The market remains the most efficient means to coordinate information and match scarce resources with consumer demands. But global integration and accelerating consumption have led to a number of large-scale market failures and missing markets which require carefully considered, but appropriately limited, market intervention.[1] For example, without properly valuing natural assets owned as part of the commons, it is hard to prevent over-consumption and the depletion of scarce resources such as soil, unpolluted air, water, or fish in the ocean. At the same time, market failures relating to information and ownership mean investors fear that they will fail to capture the full returns to risky long-term innovation where the knowledge spill-over is free, and so underinvest in its development. There are also a growing number of network externalities. These occur where the value of joining a network depends on how many others are on it, as is the case with telephones, public transport, fast broadband, and electricity grids. In all these cases, private and public costs and benefits diverge and coordination and information problems limit the degree of investment in energy efficiency and waste reduction.

Intervention needs to be carefully designed in order to avoid replacing market failure with policy failure.[2, 3],1 Expectations play a crucial role in influencing investor behavior and establishing credibility takes time, so it is critical that policymakers think carefully about policy design. It is inherently difficult to establish credibility when the private returns are dependent on governments not succumbing to time inconsistent behavior, yet long-term credibility also requires an acknowledgment of uncertainty. Technologies, institutions, and scientific findings will evolve in often unexpected ways and policy must adapt to reflect this. The private sector is well equipped to take on risk, but policy risk can be minimized through clearly understood, flexible, and transparent policy frameworks (e.g., a pre-announced mechanism for periodic review of feed-in tariffs to account for the evolution of technology costs).

Policies should be as neutral as possible, to allow a broad range of technologies to emerge and compete, and to avoid the problem of so-called ‘picking winners’. For example, price signals limit scope for rent-seeking by avoiding discrimination between technologies and processes, while encouraging competition within sectors. However, governments cannot avoid making strategic choices,[5, 6] given that there are a range of technological options that will be available over the coming decades with specific barriers and opportunities that may require targeted assistance.[7] So choices should be well-informed, open and transparent, in collaboration with civil society and the private sector.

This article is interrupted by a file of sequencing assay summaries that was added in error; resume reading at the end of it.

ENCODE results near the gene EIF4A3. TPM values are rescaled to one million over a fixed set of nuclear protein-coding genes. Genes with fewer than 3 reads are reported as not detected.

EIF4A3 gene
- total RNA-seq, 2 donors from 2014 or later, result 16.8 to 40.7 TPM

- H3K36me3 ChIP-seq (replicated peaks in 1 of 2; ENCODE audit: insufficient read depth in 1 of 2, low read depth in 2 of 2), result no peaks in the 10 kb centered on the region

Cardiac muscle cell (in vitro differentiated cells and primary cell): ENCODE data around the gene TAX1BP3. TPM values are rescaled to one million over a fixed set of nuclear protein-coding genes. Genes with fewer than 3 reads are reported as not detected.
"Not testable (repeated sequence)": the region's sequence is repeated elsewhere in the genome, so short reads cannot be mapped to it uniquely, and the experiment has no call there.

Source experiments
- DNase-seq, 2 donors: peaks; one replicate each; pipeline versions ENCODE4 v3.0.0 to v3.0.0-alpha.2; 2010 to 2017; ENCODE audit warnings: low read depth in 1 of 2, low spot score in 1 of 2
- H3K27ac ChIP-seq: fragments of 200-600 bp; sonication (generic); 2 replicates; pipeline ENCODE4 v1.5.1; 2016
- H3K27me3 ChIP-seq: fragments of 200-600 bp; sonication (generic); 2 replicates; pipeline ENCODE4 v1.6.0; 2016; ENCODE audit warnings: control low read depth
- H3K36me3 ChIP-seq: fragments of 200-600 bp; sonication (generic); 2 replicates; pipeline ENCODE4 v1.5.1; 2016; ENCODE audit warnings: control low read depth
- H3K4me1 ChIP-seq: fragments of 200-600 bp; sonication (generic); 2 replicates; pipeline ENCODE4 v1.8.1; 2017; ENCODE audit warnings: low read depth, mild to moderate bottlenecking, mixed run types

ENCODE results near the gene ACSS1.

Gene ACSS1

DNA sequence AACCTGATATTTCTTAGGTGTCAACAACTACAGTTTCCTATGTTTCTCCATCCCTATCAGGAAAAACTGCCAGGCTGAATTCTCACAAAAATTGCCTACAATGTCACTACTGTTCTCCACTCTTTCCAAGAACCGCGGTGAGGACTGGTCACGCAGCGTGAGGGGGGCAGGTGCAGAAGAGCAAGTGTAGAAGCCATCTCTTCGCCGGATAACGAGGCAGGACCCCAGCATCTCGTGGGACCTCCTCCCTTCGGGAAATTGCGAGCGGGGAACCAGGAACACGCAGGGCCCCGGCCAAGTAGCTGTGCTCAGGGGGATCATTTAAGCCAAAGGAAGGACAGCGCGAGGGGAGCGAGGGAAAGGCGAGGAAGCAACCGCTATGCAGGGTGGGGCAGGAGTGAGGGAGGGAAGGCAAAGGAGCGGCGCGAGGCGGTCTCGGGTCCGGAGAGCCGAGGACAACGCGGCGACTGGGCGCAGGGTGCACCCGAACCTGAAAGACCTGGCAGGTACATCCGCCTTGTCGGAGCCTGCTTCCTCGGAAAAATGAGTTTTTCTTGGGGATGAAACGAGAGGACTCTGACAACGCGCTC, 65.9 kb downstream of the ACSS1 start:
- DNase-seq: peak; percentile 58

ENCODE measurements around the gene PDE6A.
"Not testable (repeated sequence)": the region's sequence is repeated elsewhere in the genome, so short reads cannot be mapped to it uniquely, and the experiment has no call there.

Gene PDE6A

In contrast mixed or muddled policy signals will put off investors and raise project costs. This is true at the best of times, but these are not the best of times. The potential to deter nervous investors is particularly acute in an uncertain economic environment like the present. The flip side is that a clear, credible, and long-term green strategy can lower risk premiums and galvanize private investment.

THE CURRENT MACROECONOMIC OPPORTUNITY

  1. Top of page
  2. Abstract
  3. INNOVATING FOR THE FUTURE
  4. THE ROLE FOR POLICY INTERVENTION
  5. THE CURRENT MACROECONOMIC OPPORTUNITY
  6. TIMELY, TEMPORARY, AND TARGETED INVESTMENT IS PREFERABLE, BUT INSUFFICIENT
  7. ESTIMATING SPENDING MULTIPLIERS
  8. THE ALL-IMPORTANT C-WORD: ‘CONFIDENCE’
  9. CONCLUSION
  10. REFERENCES

Many will accept the argument for green investment to overcome market failures in ‘normal times’, but will argue now is not the time to make costly interventions; instead, the focus now should be on jobs and growth and keeping energy bills low. In fact, the economically most sensible time to act is now.

To understand this, it is worth recalling the macroeconomic history of the last 5 years. After the financial crash, a slowdown in business and household spending in many developed economies was the necessary and unavoidable response of households and companies seeking to restore net worth by replenishing balance sheets. But when everyone retrenches simultaneously, fear of extended recession becomes a self-fulfilling prophecy. This is precisely what has happened. A lack of confidence in economic prospects has led companies, households, and banks to squirrel away private saving into ‘risk-free’ assets such as solvent sovereign bonds. As a result, annual private sector surpluses—the difference between private saving and investment—have swollen to record levels over the past few years, amounting to around 6% of US and UK GDP (Figure 1).

image

Figure 1. Sector financial balances (net lending). (a) United States. (b) United Kingdom. Source: Bureau of Economic Analysis/Office of National Statistics, data to second quarter of 2012.